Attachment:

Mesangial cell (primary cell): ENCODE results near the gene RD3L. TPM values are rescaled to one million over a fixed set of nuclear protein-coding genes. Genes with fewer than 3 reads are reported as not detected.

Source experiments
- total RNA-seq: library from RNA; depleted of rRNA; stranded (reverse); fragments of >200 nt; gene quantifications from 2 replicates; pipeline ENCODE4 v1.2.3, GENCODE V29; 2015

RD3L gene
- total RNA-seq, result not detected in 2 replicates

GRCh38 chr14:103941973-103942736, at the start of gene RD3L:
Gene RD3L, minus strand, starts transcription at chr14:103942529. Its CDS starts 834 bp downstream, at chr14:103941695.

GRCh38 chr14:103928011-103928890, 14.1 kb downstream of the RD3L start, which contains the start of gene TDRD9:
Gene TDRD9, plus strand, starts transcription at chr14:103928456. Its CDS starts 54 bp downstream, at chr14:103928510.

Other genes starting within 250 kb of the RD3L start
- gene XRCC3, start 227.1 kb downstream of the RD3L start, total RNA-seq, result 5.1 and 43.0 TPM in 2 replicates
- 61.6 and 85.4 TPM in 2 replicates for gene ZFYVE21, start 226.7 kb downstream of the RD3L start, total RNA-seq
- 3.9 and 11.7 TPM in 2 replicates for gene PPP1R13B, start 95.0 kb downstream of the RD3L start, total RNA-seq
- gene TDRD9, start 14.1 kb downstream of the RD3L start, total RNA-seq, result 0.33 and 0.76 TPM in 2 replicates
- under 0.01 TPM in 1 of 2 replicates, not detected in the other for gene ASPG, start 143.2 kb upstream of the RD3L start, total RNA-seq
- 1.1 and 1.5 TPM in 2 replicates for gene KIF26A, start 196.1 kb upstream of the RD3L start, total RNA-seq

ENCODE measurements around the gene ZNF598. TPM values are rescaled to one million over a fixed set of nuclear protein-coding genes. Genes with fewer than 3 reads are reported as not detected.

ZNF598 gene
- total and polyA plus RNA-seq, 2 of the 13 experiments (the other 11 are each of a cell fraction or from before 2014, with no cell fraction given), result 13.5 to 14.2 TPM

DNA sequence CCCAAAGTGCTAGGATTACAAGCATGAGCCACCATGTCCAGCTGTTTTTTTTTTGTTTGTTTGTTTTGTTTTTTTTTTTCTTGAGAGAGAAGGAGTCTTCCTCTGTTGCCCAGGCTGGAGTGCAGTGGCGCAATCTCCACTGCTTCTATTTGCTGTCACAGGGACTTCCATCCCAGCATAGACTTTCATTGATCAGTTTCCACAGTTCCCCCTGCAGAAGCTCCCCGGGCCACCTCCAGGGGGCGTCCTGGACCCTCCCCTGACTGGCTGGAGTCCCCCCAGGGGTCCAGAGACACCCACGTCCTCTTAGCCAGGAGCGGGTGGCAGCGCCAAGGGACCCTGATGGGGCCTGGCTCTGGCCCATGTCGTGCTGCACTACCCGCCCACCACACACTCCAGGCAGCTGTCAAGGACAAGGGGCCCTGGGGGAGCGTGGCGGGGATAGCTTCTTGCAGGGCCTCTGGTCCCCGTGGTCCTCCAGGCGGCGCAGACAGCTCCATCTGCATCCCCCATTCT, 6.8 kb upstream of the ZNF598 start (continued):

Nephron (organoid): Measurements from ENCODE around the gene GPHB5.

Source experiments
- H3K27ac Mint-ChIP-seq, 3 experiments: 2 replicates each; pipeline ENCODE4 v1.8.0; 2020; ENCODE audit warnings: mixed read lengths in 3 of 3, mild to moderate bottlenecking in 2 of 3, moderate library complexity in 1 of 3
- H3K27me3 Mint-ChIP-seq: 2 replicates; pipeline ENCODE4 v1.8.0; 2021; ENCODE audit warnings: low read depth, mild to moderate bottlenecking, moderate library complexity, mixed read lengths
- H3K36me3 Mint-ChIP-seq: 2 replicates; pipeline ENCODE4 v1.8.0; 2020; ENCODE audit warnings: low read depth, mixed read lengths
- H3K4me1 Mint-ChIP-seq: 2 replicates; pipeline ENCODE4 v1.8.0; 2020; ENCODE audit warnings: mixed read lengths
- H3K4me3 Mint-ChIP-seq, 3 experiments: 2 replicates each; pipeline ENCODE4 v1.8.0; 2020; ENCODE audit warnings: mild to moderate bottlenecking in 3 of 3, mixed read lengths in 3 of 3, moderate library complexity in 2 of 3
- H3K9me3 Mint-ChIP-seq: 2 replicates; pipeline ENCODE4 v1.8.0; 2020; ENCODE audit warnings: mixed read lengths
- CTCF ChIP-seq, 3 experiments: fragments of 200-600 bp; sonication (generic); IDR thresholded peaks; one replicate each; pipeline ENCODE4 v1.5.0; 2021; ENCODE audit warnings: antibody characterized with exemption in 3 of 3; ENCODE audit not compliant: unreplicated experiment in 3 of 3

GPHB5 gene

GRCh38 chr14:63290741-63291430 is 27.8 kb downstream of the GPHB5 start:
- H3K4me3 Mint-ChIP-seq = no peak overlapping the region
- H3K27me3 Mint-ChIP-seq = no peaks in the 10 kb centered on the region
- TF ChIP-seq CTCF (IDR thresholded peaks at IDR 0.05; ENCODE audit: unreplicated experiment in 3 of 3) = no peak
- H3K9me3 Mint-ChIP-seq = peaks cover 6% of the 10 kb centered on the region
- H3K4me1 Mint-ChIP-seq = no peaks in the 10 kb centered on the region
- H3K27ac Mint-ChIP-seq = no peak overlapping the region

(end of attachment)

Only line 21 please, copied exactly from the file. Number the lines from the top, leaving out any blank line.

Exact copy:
Nephron (organoid): Measurements from ENCODE around the gene GPHB5.